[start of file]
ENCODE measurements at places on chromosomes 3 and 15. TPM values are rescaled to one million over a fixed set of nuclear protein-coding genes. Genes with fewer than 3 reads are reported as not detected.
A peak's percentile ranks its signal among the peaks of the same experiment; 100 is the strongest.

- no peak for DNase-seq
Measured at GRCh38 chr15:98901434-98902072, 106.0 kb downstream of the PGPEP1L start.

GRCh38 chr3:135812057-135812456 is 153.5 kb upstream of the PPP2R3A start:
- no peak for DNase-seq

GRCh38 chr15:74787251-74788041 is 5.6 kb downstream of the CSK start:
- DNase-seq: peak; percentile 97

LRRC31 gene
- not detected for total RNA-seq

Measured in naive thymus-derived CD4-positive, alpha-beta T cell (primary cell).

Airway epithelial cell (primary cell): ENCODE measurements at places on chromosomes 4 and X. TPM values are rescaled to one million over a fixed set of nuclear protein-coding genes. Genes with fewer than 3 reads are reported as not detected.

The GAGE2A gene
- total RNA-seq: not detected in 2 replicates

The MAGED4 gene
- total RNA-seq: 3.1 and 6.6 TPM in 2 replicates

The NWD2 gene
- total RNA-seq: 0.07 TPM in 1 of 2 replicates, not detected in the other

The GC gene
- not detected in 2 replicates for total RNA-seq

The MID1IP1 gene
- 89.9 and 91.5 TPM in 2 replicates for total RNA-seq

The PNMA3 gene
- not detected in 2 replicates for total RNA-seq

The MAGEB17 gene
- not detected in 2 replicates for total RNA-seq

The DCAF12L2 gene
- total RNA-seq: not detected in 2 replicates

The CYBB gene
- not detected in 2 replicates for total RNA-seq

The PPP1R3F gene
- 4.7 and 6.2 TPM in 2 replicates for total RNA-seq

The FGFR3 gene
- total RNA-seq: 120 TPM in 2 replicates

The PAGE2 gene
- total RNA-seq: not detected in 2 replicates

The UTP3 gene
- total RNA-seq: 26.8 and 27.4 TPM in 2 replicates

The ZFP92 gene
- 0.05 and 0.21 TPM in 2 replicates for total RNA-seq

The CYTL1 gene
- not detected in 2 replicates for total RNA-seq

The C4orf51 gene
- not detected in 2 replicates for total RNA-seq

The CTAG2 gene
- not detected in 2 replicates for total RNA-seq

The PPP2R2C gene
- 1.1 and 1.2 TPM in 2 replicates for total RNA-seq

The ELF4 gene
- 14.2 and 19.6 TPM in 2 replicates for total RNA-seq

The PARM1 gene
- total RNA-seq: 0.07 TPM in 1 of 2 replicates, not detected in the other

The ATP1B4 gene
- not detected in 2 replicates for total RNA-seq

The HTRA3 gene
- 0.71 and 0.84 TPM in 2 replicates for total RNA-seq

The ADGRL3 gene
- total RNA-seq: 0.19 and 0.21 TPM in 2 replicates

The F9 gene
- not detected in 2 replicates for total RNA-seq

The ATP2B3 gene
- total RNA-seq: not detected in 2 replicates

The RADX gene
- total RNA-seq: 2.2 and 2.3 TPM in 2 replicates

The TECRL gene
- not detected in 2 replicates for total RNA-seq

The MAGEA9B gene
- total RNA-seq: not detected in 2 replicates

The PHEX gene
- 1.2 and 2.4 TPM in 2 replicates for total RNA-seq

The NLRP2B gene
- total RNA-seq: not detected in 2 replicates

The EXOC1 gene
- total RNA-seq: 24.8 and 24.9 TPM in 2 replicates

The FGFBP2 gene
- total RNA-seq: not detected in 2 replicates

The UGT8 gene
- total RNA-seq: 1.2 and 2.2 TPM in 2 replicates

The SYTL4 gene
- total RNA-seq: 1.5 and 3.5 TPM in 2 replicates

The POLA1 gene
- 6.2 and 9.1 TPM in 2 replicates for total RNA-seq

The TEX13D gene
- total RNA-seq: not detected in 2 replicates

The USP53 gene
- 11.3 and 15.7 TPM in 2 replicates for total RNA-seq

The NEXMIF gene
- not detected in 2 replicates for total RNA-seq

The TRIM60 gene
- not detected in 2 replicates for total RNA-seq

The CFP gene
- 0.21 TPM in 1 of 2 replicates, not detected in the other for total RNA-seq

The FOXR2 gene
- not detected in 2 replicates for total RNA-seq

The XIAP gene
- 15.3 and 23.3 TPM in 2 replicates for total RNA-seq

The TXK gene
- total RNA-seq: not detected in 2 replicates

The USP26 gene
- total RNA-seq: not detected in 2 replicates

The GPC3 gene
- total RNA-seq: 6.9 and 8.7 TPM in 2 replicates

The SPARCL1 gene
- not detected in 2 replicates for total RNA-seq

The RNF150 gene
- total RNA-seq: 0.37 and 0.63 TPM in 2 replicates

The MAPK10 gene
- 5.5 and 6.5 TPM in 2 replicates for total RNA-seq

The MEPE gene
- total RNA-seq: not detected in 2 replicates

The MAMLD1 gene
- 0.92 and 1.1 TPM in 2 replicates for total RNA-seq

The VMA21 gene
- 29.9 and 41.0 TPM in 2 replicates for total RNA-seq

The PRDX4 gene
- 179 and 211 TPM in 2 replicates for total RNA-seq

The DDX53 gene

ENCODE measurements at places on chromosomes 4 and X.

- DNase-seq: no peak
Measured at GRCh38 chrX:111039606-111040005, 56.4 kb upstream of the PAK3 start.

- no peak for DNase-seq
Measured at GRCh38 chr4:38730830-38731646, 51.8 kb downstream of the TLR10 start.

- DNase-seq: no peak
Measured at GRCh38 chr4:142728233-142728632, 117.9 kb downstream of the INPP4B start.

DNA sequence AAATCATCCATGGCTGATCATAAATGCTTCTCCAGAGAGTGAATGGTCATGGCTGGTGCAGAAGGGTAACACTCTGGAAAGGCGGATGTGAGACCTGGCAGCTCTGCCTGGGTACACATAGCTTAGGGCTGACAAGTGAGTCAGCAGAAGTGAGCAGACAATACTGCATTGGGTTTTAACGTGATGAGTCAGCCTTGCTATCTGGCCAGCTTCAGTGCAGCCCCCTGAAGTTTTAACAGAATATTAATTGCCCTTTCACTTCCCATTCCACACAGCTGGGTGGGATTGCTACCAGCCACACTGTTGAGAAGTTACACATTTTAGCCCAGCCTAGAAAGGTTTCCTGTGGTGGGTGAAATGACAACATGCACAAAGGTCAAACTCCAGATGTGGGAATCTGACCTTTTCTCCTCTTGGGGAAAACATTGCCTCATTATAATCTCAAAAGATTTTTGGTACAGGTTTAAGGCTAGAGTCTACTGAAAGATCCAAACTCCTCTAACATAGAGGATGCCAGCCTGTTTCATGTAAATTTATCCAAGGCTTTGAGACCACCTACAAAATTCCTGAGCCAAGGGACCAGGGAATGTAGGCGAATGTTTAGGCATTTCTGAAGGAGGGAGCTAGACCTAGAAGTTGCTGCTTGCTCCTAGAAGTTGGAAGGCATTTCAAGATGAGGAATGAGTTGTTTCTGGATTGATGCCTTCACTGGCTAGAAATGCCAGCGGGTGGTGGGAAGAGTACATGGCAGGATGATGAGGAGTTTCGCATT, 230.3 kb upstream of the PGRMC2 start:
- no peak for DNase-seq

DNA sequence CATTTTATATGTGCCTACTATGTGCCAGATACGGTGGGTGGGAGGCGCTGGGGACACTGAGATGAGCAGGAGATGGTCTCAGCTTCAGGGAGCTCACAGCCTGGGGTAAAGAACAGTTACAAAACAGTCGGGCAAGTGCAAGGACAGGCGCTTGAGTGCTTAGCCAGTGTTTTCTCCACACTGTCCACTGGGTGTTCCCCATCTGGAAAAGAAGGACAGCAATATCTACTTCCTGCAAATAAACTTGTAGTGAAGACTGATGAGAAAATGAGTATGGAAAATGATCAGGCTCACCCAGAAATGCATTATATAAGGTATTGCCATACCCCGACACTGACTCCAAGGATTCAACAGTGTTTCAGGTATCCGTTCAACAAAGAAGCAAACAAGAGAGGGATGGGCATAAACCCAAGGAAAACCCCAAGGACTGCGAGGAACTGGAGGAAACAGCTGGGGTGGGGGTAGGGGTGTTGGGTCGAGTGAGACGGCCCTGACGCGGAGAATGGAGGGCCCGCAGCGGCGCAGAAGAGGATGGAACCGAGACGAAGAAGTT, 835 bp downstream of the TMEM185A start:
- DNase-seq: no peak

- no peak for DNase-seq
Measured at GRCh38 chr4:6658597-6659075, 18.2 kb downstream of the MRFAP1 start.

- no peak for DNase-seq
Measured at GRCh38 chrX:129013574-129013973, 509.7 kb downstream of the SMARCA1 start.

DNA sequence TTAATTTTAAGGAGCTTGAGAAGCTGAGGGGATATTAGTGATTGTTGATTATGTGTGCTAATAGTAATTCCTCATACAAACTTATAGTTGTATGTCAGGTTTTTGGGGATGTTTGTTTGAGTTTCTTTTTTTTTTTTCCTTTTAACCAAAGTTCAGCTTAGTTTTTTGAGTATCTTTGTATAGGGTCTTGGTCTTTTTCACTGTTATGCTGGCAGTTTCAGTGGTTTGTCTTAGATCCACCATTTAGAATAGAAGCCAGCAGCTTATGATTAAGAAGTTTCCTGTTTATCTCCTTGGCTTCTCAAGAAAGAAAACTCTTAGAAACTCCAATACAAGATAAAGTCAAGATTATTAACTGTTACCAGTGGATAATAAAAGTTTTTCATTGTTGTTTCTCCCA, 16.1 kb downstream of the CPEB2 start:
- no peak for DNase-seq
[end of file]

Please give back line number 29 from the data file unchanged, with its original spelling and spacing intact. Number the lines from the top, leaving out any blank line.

The CYBB gene